before the beginning of years

In the hussle and bustle of the workplace, the marketplace, the shopping malls at Christmas, in the frenetic Everyday with it’s glitzy advertisements and distressing news reports, I find myself rereading the poem Before the beginning of years by the Romantic poet Algernon Charles Swinburne (1837-1909). The last four lines I find particularly poignant:

He weaves, and is clothed with derision;                                                                     Sows, and he shall not reap;
His life is a watch or a vision
Between a sleep and a sleep.

Swinburne was the archetypal Romantic poet, “blasphemous and depraved” in the eyes of prurient Victorian society. For me, his words express something essential about the mystery of existence; the Vedic Māyā – the Illusory and Unreal – comes to mind. How is it that the profane can express divinity?

The poem in full:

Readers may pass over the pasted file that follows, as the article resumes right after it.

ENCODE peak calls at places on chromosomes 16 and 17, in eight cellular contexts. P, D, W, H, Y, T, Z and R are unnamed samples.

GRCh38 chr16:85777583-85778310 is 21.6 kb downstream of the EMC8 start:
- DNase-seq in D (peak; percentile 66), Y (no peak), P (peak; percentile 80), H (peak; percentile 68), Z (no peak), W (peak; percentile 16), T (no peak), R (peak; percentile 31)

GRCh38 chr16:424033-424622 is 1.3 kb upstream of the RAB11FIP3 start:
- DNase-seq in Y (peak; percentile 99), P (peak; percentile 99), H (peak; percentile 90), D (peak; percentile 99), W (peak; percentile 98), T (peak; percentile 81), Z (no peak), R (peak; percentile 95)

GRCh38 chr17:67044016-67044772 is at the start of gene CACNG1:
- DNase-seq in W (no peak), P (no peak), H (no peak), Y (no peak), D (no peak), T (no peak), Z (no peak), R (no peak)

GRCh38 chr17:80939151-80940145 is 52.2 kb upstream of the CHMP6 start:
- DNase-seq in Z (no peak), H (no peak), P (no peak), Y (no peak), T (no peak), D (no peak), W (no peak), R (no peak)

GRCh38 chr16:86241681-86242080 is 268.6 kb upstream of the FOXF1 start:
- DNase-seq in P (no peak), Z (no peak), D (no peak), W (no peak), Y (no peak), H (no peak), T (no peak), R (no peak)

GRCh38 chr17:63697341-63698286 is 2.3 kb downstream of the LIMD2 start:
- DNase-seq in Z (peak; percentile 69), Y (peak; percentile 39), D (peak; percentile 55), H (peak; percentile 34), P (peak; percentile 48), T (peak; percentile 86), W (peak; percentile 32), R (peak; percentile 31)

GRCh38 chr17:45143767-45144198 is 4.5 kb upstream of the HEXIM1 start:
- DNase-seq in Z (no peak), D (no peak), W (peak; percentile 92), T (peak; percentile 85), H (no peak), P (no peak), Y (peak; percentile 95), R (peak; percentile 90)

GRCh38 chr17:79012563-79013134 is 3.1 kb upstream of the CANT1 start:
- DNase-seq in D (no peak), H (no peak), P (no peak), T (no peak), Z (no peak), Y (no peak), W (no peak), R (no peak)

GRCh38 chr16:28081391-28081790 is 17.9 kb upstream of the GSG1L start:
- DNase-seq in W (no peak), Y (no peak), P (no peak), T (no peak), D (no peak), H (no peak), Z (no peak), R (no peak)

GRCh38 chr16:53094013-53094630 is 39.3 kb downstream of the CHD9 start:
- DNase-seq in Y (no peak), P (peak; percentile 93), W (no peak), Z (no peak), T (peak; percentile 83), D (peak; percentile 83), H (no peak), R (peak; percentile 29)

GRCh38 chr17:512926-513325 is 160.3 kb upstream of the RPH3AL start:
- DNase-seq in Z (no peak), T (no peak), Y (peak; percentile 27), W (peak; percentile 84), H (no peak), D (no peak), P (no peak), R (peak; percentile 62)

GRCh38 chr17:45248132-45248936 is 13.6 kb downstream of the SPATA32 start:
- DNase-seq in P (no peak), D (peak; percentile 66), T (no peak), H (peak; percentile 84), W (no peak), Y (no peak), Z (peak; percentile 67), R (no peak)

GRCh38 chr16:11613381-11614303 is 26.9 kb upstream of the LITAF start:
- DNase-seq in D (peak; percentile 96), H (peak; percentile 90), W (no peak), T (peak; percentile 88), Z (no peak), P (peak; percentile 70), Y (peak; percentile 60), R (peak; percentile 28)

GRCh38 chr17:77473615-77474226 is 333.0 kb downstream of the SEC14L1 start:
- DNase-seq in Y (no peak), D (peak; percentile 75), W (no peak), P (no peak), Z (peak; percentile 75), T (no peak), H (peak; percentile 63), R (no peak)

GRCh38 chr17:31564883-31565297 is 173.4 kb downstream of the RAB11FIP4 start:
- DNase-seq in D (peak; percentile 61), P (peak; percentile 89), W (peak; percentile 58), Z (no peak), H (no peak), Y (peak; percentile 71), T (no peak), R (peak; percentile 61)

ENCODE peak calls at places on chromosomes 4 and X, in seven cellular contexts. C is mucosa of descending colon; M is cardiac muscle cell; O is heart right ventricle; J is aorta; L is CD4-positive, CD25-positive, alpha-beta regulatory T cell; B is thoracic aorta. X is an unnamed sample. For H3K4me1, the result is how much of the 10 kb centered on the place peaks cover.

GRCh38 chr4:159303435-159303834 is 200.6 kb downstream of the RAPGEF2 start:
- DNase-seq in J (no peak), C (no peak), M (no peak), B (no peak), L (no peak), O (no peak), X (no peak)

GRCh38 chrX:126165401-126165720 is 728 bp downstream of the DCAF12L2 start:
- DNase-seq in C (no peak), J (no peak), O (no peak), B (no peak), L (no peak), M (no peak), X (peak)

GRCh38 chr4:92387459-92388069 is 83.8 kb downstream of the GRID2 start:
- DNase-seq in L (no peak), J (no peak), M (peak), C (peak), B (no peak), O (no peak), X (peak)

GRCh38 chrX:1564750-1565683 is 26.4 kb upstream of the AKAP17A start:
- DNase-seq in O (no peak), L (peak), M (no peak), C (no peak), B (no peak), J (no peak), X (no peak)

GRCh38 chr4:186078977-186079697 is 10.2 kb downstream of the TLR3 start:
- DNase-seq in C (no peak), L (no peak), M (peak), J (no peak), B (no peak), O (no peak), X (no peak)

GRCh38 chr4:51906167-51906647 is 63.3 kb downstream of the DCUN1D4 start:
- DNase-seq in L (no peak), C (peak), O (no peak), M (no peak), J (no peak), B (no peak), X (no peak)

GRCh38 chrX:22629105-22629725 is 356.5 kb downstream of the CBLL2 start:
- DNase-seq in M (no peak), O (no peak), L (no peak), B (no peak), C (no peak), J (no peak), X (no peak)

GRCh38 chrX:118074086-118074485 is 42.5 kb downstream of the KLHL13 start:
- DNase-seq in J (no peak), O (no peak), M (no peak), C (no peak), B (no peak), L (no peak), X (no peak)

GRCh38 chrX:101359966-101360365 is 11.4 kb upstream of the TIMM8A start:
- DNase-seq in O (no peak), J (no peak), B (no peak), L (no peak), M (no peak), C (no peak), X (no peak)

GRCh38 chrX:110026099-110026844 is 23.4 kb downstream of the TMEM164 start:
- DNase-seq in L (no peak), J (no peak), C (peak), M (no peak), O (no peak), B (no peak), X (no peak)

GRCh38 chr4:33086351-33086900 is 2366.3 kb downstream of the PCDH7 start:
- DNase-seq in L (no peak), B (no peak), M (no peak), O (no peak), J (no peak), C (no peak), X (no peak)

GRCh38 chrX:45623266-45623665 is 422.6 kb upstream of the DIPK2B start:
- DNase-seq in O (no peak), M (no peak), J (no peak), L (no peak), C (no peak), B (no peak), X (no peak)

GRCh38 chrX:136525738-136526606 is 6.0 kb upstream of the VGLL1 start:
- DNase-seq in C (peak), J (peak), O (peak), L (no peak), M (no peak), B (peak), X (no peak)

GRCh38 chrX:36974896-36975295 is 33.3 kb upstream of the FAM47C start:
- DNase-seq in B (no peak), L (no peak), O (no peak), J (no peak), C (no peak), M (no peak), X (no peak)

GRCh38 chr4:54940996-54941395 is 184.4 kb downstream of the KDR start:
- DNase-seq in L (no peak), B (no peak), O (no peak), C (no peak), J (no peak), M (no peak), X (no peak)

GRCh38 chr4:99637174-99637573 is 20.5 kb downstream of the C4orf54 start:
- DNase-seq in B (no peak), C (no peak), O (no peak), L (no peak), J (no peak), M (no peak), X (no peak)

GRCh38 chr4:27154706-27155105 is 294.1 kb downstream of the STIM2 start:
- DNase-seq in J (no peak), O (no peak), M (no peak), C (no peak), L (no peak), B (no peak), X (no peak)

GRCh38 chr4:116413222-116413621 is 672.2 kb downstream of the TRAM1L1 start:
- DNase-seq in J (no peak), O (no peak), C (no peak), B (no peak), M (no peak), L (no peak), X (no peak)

Before the beginning of years
There came to the making of man
Time, with a gift of tears;
Grief, with a glass that ran;
Pleasure, with pain for leaven;
Summer, with flowers that fell;
Remembrance, fallen from heaven,
And madness risen from hell;
Strength without hands to smite;
Love that endures for a breath;
Night, the shadow of light,
And life, the shadow of death.

And the high gods took in hand
Fire, and the falling of tears,
And a measure of sliding sand
From under the feet of the years;
And froth and the drift of the sea;
And dust of the laboring earth;
And bodies of things to be
In the houses of death and of birth;
And wrought with weeping and laughter,
And fashioned with loathing and love,
With life before and after
And death beneath and above,
For a day and a night and a morrow,
That his strength might endure for a span
With travail and heavy sorrow,
The holy spirit of man.

From the winds of the north and the south,
They gathered as unto strife;
They breathed upon his mouth,
They filled his body with life;
Eyesight and speech they wrought
For the veils of the soul therein,
A time for labor and thought,
A time to serve and to sin;
They gave him light in his ways,
And love, and space for delight,
And beauty, and length of days,
And night, and sleep in the night.
His speech is a burning fire;
With his lips he travaileth;
In his heart is a blind desire,
In his eyes foreknowledge of death;
He weaves, and is clothed with derision;
Sows, and he shall not reap;
His life is a watch or a vision
Between a sleep and a sleep.

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